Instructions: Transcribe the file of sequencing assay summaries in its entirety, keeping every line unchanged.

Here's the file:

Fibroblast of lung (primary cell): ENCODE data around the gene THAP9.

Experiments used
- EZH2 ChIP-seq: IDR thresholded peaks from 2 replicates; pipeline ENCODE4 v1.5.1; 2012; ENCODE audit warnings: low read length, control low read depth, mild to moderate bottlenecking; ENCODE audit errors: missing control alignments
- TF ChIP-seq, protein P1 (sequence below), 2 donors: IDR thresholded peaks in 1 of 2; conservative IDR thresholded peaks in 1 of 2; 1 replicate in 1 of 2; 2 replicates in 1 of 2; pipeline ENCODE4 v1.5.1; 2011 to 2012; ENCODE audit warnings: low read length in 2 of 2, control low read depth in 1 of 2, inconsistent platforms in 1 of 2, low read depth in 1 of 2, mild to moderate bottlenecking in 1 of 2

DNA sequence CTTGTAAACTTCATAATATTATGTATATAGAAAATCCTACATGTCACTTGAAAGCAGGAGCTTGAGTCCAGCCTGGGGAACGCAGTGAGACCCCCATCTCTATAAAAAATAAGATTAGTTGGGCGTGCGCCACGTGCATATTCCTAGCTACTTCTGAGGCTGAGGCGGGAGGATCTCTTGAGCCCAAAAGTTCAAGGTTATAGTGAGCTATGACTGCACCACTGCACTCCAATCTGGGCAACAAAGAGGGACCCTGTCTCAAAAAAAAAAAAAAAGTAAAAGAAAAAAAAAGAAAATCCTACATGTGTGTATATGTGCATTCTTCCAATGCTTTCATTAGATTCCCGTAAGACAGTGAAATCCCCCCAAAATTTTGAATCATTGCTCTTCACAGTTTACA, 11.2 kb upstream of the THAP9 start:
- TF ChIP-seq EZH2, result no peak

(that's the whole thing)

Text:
Fibroblast of lung (primary cell): ENCODE data around the gene THAP9.

Experiments used
- EZH2 ChIP-seq: IDR thresholded peaks from 2 replicates; pipeline ENCODE4 v1.5.1; 2012; ENCODE audit warnings: low read length, control low read depth, mild to moderate bottlenecking; ENCODE audit errors: missing control alignments
- TF ChIP-seq, protein P1 (sequence below), 2 donors: IDR thresholded peaks in 1 of 2; conservative IDR thresholded peaks in 1 of 2; 1 replicate in 1 of 2; 2 replicates in 1 of 2; pipeline ENCODE4 v1.5.1; 2011 to 2012; ENCODE audit warnings: low read length in 2 of 2, control low read depth in 1 of 2, inconsistent platforms in 1 of 2, low read depth in 1 of 2, mild to moderate bottlenecking in 1 of 2

DNA sequence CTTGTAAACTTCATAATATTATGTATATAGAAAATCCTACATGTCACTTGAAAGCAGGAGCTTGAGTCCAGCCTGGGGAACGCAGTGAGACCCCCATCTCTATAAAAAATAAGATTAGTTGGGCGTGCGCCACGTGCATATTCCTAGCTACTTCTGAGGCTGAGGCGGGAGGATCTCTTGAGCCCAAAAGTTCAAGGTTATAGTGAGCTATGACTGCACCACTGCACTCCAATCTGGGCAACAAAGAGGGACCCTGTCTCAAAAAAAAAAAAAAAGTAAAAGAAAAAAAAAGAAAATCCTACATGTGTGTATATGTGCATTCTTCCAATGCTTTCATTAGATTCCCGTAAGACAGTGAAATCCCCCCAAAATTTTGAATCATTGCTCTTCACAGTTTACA, 11.2 kb upstream of the THAP9 start:
- TF ChIP-seq EZH2, result no peak